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  • Writer's pictureAce Woods

Navigating the Lineup: Understanding Surf Etiquette in Santa Cruz

  1. Surfing is a sport that requires skill, coordination, timing and knowledge. With its popularity at an all time high, it’s important for surfers of every skill level to remember that there are important rules of etiquette that should be followed in the water. These rules are in place to keep everyone safe and to ensure that everyone has a good time while surfing. Here are some key points to keep in mind when it comes to surf etiquette:




1. Don’t “snake”: Never drop-in on someone else's wave (also known as “burning”). Basically, don’t cut someone off that’s already on a wave.

2. Respect the locals: When surfing at a new spot, it's important to show respect to the locals who have been surfing there for years. This means waiting your turn.

3. Give property priority:

  • The surfer positioned closest to breaking part of the wave typically has first priority.

  • If a surfer has already taken a wave, their priority will shift to the next surfer in correct positioning that has not yet taken a wave.

4. Don't back-paddle: Back-paddling is when a surfer paddles around another surfer to get in position for a wave. This is not only rude, but it can also be dangerous.

5. Communicate: If you're not sure who has priority on a wave, it's always a good idea to communicate with the other surfers in the water. You can do this by making eye contact or giving a friendly nod.

6. Don't hog waves: Everyone wants a chance to catch a good wave, so don't be the surfer who catches every wave and leaves nothing for the others. Be sure to share the waves and give others a chance to catch some too.

7. Be aware of your surroundings: When you're surfing, it's important to be aware of your surroundings and surf conditions at all times. This means keeping an eye on other surfers, looking out for rocks or other hazards in the water, and paying attention to the changing conditions.

  • Make sure to be careful entering and exiting the water. It may be a good idea to watch a few surfers enter and exit if you aren't sure about the safest entry/exit at a particular spot. Some of the stairs (ex: 38th Avenue in Pleasure Point) are notoriously slippery and dangerous at high tide.

  • Check tides and surf reports online to make sure conditions are not outside your skill level.

8. Respect the beach: Surfing is a sport that is all about being one with nature, so it's important to respect the beach and the environment around it. This means not leaving trash on the beach, not disturbing wildlife, and following any local rules or regulations. Pack your trash!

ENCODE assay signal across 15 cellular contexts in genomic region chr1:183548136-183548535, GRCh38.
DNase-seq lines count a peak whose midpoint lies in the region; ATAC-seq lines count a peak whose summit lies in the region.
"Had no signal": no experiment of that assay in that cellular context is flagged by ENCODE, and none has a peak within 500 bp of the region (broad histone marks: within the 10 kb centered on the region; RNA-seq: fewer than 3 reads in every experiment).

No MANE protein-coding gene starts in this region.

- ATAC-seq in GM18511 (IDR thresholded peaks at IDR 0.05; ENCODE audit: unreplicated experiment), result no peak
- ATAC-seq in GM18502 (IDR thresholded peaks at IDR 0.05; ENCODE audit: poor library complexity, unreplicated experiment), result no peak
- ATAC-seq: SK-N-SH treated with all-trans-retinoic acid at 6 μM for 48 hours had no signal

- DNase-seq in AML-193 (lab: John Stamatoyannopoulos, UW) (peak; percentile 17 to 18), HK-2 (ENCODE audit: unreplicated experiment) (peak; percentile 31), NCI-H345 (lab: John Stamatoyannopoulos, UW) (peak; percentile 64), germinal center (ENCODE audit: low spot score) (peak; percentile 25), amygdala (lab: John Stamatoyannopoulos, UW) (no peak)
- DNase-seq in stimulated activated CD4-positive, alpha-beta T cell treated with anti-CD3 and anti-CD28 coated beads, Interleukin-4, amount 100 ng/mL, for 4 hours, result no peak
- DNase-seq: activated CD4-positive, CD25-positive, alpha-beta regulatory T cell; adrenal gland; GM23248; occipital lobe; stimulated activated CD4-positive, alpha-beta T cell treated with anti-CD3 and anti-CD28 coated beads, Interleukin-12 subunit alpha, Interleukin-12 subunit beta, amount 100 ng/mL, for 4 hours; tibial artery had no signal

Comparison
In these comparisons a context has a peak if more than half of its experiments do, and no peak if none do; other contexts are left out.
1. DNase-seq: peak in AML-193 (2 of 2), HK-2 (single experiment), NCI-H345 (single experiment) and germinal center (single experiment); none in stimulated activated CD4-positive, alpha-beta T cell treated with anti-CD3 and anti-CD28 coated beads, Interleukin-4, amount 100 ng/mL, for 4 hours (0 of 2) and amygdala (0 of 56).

9. Stay calm: Surfing can be a high-pressure sport, but it's important to stay calm and relaxed in the water. Getting angry or frustrated can lead to unsafe situations and can ruin the experience for everyone else.

10. Go around: When paddling out, always try to go around the break not through it so you can stay clear of surfers on the waves.

11. Wear a leash: Hang on to your surfboard so that you do not endanger others.


Each surf break is unique, with different take off points and intersecting waves, with different dynamics given swell direction and size, tide, and wind conditions. “Lineups” range from casual and relaxed to competitive and fast paced. It’s important to watch and study the lineup before entering the water. Lineups in large part are determined by skill level and ability to position effectively. Competitive lineups are organized off of priority. Priority is determined by positioning and the order in which surfers have entered the lineup. When a surfer is positioned closest to the breaking wave, priority is assumed. Once the surfer has taken a wave, or attempts to paddle for a wave and misses, priority shifts to the next surfer in the lineup. At quality surf breaks, the lineup is usually more defined and can be seen as lines of surfers or groups of lines of surfers depending on the amount of surf-able waves.



Surf etiquette is all about showing respect to other surfers, the environment, and yourself. By following these simple rules, you can ensure that everyone has a good time in the water and stays safe while doing so. Questions about where to surf in Santa Cruz based on your skill level? Give us a call/text at 831.419.5852 and our team of locals will help point you in the right direction! We can even help arrange private surf lessons.

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